Search Engine Optimisation (SEO) Poisoning is growing to be a popular technique with an unusually large quantity of malicious campaigns being observed recently.
SEO poisoning is an attack vector whereby threat actors manipulate SEO rankings to deliver malicious payloads.
In an SEO Poisoning technique known as Malvertising, actors manipulate search engine rankings through purchasing legitimate sponsored advertisements and having their website appear at the top of search results.
Techniques such as malvertising are becoming increasingly common as traditional techniques such as malicious Microsoft Office macros are no longer proving as successful.
Whilst SEO Poisoning is a long-standing cyber threat, multiple campaigns masquerading as legitimate software such as VLC Media Player, 7-Zip, WinRAR, CCleaner, and Notepad++ have been observed in recent times.
Palo Alto's Unit 42 threat intelligence team have observed 7-Zip malvertising through Google adverts to deliver the Redline (information) Stealer and the Gozi banking trojan - indicating that the actors are likely financially motivated.
Information stealers provide the threat actor with information such as banking/cryptocurrency credentials, browser cookies, session tokens, and more.
This information can then be used to conduct further attacks or sold on illicit marketplaces to other threat actors.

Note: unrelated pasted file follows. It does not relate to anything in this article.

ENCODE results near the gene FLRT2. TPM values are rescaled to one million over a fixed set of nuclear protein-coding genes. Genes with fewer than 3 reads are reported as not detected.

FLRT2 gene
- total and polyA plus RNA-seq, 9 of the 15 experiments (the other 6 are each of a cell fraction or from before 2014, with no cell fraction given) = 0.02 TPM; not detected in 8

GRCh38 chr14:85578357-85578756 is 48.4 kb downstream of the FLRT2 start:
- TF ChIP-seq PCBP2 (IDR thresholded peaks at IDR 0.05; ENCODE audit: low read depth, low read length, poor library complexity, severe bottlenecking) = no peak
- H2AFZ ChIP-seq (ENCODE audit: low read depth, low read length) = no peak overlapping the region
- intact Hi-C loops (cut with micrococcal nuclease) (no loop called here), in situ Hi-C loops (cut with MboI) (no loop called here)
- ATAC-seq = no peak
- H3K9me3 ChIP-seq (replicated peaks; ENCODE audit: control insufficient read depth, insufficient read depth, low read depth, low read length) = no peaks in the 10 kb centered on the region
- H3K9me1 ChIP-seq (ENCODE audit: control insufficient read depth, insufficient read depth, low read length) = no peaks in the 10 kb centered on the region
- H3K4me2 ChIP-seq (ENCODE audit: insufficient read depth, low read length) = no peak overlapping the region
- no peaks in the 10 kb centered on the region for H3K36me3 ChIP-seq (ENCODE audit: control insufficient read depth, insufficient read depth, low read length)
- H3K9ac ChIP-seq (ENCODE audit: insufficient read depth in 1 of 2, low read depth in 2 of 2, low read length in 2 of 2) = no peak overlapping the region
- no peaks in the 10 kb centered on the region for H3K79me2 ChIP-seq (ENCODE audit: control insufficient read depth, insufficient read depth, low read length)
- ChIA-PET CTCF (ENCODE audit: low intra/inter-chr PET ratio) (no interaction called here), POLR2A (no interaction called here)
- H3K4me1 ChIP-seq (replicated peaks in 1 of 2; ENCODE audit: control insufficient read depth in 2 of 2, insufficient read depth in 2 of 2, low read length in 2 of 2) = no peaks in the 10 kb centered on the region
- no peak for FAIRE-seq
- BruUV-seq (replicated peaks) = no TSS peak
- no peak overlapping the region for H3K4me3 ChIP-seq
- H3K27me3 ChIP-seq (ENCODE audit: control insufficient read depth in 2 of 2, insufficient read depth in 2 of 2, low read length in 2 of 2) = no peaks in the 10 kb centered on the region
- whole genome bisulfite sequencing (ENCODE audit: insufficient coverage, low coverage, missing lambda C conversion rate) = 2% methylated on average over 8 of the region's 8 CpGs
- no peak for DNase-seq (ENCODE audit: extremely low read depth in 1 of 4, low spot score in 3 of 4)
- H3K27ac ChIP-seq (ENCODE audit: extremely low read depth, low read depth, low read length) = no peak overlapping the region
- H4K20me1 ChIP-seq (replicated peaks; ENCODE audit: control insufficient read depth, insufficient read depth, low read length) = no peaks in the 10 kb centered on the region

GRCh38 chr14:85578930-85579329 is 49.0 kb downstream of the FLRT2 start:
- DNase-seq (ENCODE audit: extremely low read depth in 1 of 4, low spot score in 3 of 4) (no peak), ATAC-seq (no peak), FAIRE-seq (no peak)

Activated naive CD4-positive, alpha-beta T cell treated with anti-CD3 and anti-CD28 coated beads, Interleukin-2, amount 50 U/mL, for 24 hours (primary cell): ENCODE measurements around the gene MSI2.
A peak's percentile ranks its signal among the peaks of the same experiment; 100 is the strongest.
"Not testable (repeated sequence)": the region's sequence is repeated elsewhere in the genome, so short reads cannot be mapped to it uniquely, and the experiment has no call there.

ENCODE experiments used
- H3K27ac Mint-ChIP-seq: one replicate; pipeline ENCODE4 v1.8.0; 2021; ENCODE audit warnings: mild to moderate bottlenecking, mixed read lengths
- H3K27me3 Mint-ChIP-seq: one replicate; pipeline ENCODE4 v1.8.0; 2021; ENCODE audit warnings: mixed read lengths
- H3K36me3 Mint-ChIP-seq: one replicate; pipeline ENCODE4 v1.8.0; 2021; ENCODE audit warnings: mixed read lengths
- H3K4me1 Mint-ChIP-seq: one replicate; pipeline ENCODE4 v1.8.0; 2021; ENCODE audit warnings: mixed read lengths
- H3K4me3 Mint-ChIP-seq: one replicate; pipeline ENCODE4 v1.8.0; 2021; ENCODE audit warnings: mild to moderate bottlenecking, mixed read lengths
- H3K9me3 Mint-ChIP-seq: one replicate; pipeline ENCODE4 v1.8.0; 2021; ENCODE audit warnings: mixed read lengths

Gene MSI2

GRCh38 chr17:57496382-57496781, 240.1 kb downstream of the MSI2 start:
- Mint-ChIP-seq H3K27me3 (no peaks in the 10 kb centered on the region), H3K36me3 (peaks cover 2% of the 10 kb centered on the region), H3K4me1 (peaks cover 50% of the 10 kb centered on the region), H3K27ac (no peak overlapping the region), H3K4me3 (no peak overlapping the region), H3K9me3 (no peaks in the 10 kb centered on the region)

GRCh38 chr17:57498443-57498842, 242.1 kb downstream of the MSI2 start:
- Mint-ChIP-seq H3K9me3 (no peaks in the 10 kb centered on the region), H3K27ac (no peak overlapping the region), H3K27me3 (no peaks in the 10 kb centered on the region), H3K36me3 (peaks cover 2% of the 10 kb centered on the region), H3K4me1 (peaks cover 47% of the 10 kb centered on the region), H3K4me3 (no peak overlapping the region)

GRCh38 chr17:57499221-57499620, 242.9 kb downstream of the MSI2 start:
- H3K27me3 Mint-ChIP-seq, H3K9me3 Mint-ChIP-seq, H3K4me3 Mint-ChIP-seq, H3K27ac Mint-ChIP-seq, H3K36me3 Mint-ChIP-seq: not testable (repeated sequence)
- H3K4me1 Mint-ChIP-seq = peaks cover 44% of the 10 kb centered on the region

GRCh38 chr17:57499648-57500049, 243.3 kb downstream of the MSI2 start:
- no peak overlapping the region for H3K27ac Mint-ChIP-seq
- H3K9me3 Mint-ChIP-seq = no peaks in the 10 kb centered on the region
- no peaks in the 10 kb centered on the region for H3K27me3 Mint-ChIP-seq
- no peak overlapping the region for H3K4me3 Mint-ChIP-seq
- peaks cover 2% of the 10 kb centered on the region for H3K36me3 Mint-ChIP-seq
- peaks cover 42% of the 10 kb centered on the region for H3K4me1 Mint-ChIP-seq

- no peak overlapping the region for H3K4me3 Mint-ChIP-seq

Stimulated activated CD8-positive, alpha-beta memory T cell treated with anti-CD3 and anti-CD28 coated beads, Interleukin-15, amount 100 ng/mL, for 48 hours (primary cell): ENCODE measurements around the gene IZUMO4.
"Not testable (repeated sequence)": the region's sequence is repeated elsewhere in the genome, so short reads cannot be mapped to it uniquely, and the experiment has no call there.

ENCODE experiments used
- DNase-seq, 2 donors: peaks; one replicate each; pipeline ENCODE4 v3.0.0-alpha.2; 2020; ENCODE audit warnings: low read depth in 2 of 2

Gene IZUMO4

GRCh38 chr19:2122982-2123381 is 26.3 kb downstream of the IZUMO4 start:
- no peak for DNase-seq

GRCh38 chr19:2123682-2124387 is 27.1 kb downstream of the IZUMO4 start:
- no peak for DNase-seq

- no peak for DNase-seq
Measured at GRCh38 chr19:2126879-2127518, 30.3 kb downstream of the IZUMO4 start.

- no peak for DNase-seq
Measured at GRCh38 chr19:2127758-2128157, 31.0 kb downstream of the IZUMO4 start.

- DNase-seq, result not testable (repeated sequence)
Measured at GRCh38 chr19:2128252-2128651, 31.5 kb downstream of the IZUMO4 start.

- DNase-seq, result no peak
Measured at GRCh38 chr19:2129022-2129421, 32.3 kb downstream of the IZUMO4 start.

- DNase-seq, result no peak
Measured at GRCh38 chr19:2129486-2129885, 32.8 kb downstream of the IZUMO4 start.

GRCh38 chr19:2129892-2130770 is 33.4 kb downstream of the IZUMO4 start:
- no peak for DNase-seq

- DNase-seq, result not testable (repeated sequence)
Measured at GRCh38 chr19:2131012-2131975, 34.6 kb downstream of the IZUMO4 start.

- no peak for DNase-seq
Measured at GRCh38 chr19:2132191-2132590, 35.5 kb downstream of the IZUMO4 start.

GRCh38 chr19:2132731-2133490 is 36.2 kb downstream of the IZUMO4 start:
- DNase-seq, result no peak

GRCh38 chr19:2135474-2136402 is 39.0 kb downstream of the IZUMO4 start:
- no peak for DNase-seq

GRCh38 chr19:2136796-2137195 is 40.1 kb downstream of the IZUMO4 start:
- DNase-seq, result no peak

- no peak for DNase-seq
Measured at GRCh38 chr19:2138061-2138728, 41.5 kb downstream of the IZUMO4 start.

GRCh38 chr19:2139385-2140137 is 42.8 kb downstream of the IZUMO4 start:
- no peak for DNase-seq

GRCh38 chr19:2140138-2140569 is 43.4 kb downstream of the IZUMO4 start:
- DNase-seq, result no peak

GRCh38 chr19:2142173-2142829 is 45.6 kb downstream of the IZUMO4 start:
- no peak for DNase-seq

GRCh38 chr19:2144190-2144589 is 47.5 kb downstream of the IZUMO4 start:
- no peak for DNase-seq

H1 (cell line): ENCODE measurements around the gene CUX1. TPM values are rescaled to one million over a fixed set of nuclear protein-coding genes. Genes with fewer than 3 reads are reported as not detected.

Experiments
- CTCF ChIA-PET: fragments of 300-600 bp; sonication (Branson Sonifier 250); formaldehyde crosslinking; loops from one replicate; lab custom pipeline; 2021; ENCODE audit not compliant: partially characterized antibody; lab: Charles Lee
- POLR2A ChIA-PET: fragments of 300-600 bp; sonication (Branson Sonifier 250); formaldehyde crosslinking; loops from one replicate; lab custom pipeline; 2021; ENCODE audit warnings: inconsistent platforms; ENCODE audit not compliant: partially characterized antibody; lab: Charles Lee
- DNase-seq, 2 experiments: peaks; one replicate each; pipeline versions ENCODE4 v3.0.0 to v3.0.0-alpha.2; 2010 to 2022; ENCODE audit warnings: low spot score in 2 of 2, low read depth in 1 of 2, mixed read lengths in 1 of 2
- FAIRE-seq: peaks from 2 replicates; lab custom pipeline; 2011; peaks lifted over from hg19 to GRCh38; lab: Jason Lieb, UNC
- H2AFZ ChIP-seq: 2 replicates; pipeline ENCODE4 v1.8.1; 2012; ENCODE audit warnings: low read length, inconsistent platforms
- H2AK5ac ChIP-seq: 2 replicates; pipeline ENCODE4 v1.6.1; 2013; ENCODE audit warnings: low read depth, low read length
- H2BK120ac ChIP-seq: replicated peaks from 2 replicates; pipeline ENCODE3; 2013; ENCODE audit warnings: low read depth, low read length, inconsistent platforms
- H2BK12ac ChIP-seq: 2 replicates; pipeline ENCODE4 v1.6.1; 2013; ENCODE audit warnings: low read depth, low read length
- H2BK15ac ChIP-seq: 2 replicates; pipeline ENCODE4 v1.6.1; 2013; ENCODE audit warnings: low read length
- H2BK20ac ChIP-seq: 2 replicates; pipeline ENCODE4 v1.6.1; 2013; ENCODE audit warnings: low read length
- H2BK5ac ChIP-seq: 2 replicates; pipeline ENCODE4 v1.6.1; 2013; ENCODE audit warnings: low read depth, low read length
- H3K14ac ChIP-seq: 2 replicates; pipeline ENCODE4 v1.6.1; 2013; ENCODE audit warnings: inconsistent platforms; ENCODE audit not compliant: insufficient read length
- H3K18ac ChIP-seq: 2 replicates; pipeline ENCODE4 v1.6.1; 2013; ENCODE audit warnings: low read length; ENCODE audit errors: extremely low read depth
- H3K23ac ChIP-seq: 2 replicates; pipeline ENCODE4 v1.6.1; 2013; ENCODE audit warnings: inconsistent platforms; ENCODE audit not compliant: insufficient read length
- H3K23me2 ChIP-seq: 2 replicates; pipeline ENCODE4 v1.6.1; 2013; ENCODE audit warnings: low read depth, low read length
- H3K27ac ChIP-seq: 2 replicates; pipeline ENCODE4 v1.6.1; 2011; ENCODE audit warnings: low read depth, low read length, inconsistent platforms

Malvertising for CCleaner has also been observed distributing the Redline Stealer. The malware can be bought on cybercriminal forums on a standalone or subscription basis to accommodate for all budgets, offering typical Infostealer capabilities amongst the ability to steal cryptocurrency, upload and download files, and even execute commands.
In their malvertising exposé, HP's Wolf Security team shared observations around campaigns that have been active since late Q4 2022 - mimicking software such as Audacity, Blender and GIMP.
HP also shared insights into IcedID and infostealers such as Vidar Stealer, Rhadamanthys Stealer, and BatLoader which are all in use by malvertising campaigns.
Organisations should be aware that increased activity surrounding malvertising campaigns is currently ongoing and may continue to develop as a trend in 2023.
When using search engines such as Google, personnel should also be cautious of the web domain they are visiting and aware of how to spot typosquatting and impersonation attempts.
Additionally, software should only be downloaded from official channels such as an organisation portal or vendor stores like the Microsoft Windows Store where possible.
Report all Fraud and Cybercrime to Action Fraud by calling 0300 123 2040 or online. Forward suspicious emails to email@example.com. Report SMS scams by forwarding the original message to 7726 (spells SPAM on the keypad).